The cabinet redesign finally happened last Tuesday on July 5, with an influx of 19 new ministers hailing from diverse fields. Despite the culling of 5 ministers, Modi’s team burgeoned to 78 members, falling just short of the maximum limit allowed. The cabinet also has been filled with brand new faces coming from varied backgrounds, keeping the talent, intellect and social representation in mind. This was some major reassignment of portfolios, reflecting a thorough performance appraisal, as posted by Kanaga Lakshmi.
“Prime Minister Narendra Modi’s expansion of his Council of Ministers turned out to be a redrawing of his entire team, with major changes in portfolios held by senior members. This seems to be a consequence of a very thorough performance appraisal done by Mr.Modi of his Ministers over the last three months, during his monthly meetings with his entire council. Prakash Javadekar, promoted on Tuesday morning to cabinet rank, was one of the biggest gainers in the prestigious Human Resource Development portfolio. He replaces Smriti Irani, who has been handed the Textiles portfolio. This brings to an end Ms. Irani’s controversy ridden tenure, which saw unrest break out in campuses across the country. By all accounts Modi’s Cabinet reshuffle is novel and major but it will not change the contours of the power balance at the top. ”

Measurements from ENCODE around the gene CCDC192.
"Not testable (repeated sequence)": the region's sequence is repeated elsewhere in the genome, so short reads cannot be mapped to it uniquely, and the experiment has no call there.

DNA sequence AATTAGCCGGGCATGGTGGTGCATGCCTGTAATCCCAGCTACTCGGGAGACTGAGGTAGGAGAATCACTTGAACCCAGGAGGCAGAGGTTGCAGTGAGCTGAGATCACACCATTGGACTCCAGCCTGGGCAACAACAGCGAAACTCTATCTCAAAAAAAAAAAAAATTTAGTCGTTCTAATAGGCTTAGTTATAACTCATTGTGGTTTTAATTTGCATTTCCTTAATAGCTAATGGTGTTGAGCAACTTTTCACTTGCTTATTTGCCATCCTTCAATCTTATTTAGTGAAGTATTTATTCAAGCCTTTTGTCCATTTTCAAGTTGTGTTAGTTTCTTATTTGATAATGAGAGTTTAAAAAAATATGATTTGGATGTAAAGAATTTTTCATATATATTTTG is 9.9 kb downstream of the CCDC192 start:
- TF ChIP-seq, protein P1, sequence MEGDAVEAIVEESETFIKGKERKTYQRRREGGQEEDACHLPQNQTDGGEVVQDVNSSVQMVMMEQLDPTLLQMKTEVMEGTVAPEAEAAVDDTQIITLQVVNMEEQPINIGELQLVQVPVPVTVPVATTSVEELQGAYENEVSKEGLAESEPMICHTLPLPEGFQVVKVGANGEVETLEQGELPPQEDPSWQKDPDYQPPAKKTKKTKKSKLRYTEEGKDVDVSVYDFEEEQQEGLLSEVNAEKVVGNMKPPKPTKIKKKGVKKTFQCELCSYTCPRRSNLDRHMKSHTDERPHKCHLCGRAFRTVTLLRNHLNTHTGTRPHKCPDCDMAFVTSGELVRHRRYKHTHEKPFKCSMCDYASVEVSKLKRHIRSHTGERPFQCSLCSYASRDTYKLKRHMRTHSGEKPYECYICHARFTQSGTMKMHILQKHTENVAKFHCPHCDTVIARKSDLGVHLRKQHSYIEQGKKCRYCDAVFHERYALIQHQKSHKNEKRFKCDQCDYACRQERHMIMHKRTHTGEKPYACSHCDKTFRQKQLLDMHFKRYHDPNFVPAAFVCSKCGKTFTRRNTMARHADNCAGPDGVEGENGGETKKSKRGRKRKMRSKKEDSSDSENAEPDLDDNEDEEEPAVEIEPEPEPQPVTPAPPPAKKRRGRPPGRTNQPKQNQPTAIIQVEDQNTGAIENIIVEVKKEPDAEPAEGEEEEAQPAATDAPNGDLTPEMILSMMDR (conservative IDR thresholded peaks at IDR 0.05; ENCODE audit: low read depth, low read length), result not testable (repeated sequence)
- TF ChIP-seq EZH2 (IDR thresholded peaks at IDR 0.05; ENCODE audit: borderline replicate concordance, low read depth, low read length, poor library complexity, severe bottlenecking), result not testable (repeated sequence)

One of the headline makers was the shunting of Smriti Irani from the key ministry of Human Resource and Development to the less prestigious one of Textiles. The critical role of training and educating our youth was handed over to veteran Prakash Javadekar. Whether the shuffle is in the interest of the coming elections in UP or corrective action in view of recent developments, one cannot tell. The ‘shocker’ of a move was seen as long coming, and political observers wasted no time in talking about the fiery former HRD Minister being one upped. Is this really fair? asks Suparna Chawla Bhasin,